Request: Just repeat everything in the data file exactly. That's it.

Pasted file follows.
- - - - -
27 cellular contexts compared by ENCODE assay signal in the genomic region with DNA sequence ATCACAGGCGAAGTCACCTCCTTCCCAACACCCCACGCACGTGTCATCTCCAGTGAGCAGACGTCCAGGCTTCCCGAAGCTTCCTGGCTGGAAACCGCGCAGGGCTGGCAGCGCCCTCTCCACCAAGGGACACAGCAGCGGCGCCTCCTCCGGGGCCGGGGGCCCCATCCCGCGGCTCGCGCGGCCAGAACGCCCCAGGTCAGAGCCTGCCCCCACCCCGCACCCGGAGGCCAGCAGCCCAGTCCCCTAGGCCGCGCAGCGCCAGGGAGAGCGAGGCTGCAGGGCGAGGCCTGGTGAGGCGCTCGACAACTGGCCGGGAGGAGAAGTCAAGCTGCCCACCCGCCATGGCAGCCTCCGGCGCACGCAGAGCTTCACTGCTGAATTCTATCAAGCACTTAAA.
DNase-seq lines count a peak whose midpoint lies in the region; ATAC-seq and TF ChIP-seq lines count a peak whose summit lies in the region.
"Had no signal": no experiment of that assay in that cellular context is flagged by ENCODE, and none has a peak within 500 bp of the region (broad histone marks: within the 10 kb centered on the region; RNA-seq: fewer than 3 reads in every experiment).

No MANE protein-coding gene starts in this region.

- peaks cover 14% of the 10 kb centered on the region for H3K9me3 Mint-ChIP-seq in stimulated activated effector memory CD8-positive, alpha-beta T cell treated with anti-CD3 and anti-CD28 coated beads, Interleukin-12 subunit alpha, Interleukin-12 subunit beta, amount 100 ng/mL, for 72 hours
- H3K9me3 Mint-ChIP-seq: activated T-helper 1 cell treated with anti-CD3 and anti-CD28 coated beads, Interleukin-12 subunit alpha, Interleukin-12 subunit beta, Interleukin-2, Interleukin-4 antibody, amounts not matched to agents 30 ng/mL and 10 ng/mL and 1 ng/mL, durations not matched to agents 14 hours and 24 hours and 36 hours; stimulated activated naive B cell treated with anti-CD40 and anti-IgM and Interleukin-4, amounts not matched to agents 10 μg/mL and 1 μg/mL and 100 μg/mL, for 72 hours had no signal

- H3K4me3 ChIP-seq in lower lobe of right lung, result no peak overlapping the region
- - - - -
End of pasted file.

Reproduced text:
27 cellular contexts compared by ENCODE assay signal in the genomic region with DNA sequence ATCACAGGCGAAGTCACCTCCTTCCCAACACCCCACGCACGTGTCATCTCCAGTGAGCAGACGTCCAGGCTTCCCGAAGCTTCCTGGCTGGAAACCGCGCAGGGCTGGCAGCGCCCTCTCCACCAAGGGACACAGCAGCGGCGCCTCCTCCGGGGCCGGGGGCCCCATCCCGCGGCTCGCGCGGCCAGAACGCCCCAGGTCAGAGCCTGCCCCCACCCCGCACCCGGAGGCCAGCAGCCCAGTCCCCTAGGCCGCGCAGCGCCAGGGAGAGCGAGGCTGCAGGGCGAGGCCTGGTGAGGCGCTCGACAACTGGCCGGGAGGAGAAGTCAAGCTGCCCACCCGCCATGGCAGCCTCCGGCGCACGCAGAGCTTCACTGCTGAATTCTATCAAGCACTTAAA.
DNase-seq lines count a peak whose midpoint lies in the region; ATAC-seq and TF ChIP-seq lines count a peak whose summit lies in the region.
"Had no signal": no experiment of that assay in that cellular context is flagged by ENCODE, and none has a peak within 500 bp of the region (broad histone marks: within the 10 kb centered on the region; RNA-seq: fewer than 3 reads in every experiment).

No MANE protein-coding gene starts in this region.

- peaks cover 14% of the 10 kb centered on the region for H3K9me3 Mint-ChIP-seq in stimulated activated effector memory CD8-positive, alpha-beta T cell treated with anti-CD3 and anti-CD28 coated beads, Interleukin-12 subunit alpha, Interleukin-12 subunit beta, amount 100 ng/mL, for 72 hours
- H3K9me3 Mint-ChIP-seq: activated T-helper 1 cell treated with anti-CD3 and anti-CD28 coated beads, Interleukin-12 subunit alpha, Interleukin-12 subunit beta, Interleukin-2, Interleukin-4 antibody, amounts not matched to agents 30 ng/mL and 10 ng/mL and 1 ng/mL, durations not matched to agents 14 hours and 24 hours and 36 hours; stimulated activated naive B cell treated with anti-CD40 and anti-IgM and Interleukin-4, amounts not matched to agents 10 μg/mL and 1 μg/mL and 100 μg/mL, for 72 hours had no signal

- H3K4me3 ChIP-seq in lower lobe of right lung, result no peak overlapping the region